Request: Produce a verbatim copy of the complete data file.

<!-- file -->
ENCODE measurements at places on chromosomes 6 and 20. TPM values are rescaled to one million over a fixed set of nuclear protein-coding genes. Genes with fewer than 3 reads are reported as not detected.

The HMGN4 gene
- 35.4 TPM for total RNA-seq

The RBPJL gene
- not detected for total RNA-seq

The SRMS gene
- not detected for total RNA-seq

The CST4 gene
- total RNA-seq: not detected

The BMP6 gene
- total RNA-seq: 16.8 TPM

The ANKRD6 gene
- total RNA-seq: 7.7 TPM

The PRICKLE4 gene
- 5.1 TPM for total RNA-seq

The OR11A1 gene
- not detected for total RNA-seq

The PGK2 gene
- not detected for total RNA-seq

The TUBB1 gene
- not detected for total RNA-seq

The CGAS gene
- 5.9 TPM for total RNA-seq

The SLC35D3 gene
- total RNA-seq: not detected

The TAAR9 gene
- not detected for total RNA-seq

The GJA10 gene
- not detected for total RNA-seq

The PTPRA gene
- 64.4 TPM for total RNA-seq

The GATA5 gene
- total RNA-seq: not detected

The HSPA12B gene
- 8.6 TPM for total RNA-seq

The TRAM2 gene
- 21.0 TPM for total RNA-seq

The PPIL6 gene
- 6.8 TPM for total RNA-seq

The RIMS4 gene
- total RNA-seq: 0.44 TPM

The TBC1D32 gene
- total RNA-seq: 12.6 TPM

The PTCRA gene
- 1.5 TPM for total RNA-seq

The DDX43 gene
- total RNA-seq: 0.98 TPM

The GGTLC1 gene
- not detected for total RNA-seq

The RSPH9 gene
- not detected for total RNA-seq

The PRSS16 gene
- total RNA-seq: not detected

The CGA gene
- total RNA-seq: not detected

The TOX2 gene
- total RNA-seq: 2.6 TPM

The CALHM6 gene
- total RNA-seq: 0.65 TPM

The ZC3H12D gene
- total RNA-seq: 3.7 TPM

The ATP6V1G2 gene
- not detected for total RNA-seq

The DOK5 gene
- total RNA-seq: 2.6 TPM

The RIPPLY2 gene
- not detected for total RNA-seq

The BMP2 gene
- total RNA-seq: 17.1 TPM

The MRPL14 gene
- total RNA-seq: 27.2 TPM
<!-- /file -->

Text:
ENCODE measurements at places on chromosomes 6 and 20. TPM values are rescaled to one million over a fixed set of nuclear protein-coding genes. Genes with fewer than 3 reads are reported as not detected.

The HMGN4 gene
- 35.4 TPM for total RNA-seq

The RBPJL gene
- not detected for total RNA-seq

The SRMS gene
- not detected for total RNA-seq

The CST4 gene
- total RNA-seq: not detected

The BMP6 gene
- total RNA-seq: 16.8 TPM

The ANKRD6 gene
- total RNA-seq: 7.7 TPM

The PRICKLE4 gene
- 5.1 TPM for total RNA-seq

The OR11A1 gene
- not detected for total RNA-seq

The PGK2 gene
- not detected for total RNA-seq

The TUBB1 gene
- not detected for total RNA-seq

The CGAS gene
- 5.9 TPM for total RNA-seq

The SLC35D3 gene
- total RNA-seq: not detected

The TAAR9 gene
- not detected for total RNA-seq

The GJA10 gene
- not detected for total RNA-seq

The PTPRA gene
- 64.4 TPM for total RNA-seq

The GATA5 gene
- total RNA-seq: not detected

The HSPA12B gene
- 8.6 TPM for total RNA-seq

The TRAM2 gene
- 21.0 TPM for total RNA-seq

The PPIL6 gene
- 6.8 TPM for total RNA-seq

The RIMS4 gene
- total RNA-seq: 0.44 TPM

The TBC1D32 gene
- total RNA-seq: 12.6 TPM

The PTCRA gene
- 1.5 TPM for total RNA-seq

The DDX43 gene
- total RNA-seq: 0.98 TPM

The GGTLC1 gene
- not detected for total RNA-seq

The RSPH9 gene
- not detected for total RNA-seq

The PRSS16 gene
- total RNA-seq: not detected

The CGA gene
- total RNA-seq: not detected

The TOX2 gene
- total RNA-seq: 2.6 TPM

The CALHM6 gene
- total RNA-seq: 0.65 TPM

The ZC3H12D gene
- total RNA-seq: 3.7 TPM

The ATP6V1G2 gene
- not detected for total RNA-seq

The DOK5 gene
- total RNA-seq: 2.6 TPM

The RIPPLY2 gene
- not detected for total RNA-seq

The BMP2 gene
- total RNA-seq: 17.1 TPM

The MRPL14 gene
- total RNA-seq: 27.2 TPM